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The 4 Most Important Factors to Consider When Choosing Your First Credit Card

Jordann Brown

I still remember my first credit card. I had just started my first co-op position in university, and I wanted to start building my credit. My first credit card was a student card and had a limit of $500. As soon as it arrived in the mail, I went out and bought a pair of rubber boots. It was January on the east coast, and waterproof footwear was a must.

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I paid off that purchase, and every other purchase I made, which is good because that credit card came with a very high interest rate. I hadn’t considered the interest rate when I applied, in fact, I hadn’t considered much of anything about the credit card before I applied. This lack of research was a mistake.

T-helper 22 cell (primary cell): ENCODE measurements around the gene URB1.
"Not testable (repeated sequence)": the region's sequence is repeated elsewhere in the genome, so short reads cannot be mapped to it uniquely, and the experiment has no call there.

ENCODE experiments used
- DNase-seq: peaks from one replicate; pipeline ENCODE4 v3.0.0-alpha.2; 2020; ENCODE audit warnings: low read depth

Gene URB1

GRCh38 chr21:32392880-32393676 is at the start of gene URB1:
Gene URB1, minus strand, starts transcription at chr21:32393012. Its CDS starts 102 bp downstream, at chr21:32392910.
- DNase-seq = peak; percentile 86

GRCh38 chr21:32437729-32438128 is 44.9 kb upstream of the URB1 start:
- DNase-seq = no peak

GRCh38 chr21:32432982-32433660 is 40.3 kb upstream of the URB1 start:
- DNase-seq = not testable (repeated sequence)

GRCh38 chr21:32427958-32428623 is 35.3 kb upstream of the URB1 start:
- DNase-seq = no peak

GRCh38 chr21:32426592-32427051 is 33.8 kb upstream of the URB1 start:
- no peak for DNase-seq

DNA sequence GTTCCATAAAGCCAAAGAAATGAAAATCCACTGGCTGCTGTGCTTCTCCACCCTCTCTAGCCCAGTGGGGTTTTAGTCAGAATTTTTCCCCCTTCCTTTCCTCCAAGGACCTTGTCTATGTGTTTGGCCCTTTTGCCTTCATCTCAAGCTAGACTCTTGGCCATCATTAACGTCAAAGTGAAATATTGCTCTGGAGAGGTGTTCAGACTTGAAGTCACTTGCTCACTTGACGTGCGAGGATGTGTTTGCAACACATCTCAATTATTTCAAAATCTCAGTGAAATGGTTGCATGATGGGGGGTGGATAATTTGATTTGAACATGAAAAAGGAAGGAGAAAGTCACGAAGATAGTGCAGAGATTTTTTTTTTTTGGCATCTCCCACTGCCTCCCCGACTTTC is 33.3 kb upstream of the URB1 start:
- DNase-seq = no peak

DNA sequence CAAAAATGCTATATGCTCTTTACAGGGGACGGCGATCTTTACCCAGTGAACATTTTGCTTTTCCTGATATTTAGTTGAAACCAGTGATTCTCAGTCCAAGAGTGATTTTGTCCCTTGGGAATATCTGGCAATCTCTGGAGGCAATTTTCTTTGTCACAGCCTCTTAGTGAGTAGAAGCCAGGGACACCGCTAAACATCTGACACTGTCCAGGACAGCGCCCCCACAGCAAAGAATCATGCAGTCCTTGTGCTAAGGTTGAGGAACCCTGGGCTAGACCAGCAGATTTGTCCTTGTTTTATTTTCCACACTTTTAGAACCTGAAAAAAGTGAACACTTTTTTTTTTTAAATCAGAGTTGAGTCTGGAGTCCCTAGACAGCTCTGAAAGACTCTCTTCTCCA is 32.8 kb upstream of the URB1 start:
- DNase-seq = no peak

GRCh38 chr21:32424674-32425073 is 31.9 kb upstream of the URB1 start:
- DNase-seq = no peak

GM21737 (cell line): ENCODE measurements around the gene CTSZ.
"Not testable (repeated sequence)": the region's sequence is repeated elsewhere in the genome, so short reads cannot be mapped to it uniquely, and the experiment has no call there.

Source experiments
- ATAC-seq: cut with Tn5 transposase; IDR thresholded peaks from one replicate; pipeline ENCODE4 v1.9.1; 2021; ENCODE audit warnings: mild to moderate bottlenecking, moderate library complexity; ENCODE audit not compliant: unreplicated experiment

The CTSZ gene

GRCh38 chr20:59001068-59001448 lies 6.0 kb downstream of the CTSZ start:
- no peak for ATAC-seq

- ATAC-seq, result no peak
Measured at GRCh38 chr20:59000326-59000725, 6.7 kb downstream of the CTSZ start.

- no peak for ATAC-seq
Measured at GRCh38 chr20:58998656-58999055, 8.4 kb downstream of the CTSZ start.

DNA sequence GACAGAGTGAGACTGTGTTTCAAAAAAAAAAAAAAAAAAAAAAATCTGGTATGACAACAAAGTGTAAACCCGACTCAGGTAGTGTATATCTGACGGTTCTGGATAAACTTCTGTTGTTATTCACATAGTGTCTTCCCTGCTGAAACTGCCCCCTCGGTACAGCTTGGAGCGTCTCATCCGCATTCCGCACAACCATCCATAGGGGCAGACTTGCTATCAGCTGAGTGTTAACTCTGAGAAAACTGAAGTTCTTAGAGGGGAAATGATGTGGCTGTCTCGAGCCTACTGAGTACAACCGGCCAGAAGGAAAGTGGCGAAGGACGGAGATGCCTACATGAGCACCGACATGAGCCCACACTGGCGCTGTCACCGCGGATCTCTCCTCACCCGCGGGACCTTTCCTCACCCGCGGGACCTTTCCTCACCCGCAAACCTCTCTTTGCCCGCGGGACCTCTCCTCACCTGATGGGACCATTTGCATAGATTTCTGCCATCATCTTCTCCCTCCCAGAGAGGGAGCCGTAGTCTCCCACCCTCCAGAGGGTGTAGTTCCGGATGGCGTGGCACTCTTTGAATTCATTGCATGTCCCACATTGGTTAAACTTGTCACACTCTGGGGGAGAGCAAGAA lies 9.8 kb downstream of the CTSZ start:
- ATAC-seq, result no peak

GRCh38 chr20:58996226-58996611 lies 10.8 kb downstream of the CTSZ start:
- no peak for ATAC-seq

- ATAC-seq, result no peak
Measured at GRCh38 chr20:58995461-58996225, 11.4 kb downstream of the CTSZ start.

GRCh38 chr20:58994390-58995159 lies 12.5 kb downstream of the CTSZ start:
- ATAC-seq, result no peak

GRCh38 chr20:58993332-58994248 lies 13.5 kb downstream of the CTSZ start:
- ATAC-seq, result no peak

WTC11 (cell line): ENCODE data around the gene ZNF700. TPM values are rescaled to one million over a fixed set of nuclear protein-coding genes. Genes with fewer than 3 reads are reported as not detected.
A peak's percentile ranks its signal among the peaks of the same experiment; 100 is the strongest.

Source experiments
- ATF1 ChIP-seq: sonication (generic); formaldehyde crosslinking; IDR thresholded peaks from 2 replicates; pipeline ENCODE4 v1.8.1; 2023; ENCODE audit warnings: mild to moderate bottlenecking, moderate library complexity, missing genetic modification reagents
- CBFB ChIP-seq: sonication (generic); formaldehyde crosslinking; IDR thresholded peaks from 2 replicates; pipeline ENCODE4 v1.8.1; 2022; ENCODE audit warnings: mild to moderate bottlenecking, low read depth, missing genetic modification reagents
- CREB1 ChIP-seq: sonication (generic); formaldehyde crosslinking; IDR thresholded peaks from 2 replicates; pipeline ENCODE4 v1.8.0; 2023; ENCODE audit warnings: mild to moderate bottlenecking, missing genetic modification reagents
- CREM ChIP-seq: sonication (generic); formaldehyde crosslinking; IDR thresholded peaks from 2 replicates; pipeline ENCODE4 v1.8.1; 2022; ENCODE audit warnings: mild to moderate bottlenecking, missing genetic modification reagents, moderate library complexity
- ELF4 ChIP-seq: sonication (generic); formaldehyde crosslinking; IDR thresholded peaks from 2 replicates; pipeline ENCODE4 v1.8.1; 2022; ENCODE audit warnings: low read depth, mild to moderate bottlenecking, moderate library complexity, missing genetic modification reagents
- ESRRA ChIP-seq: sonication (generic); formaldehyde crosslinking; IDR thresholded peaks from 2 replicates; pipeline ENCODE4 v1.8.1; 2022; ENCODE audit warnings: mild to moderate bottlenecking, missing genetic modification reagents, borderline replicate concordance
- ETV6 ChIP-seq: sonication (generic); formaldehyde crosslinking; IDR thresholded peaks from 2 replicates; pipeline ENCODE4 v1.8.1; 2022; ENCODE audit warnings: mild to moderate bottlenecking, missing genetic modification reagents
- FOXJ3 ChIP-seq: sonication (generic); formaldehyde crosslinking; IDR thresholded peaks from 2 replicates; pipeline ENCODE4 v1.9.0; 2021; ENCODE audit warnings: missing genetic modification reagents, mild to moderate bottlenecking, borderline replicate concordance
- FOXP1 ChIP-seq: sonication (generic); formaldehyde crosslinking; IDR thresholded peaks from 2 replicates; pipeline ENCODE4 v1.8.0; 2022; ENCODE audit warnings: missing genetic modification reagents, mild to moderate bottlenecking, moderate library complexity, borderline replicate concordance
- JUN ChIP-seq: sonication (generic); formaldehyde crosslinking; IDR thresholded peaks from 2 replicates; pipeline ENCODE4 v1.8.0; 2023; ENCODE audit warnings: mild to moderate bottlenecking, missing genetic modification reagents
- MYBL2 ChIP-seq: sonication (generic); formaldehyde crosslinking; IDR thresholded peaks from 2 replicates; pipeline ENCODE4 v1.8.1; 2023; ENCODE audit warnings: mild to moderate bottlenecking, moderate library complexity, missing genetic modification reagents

Applying for your first credit card is a big deal. Your first credit card is often the first credit-building tool you’ll obtain, and how you treat that credit card will set the tone for how you use credit for your entire life.

Choosing the right credit card is important, and there are many factors to consider. Here are the four most important things to think about when applying for your first credit card.

Interest Rate

As I mentioned above, the interest rate on my first student credit card was quite high. I hadn’t considered this when I first applied, but I should have. As a student, my expenses regularly exceeded my income. This imbalance meant that while I made my minimum payments every month, I often carried a balance for several months before my next co-op job started and I was able to pay the balance down to zero.

If this is your first time applying for a credit card, and there is a chance you might carry a balance from month to month, then the interest rate is the most important factor to consider when choosing a credit card. Just a few months of carrying a balance can cost you hundreds in interest charges, so the lower the interest rate on the credit card, the better.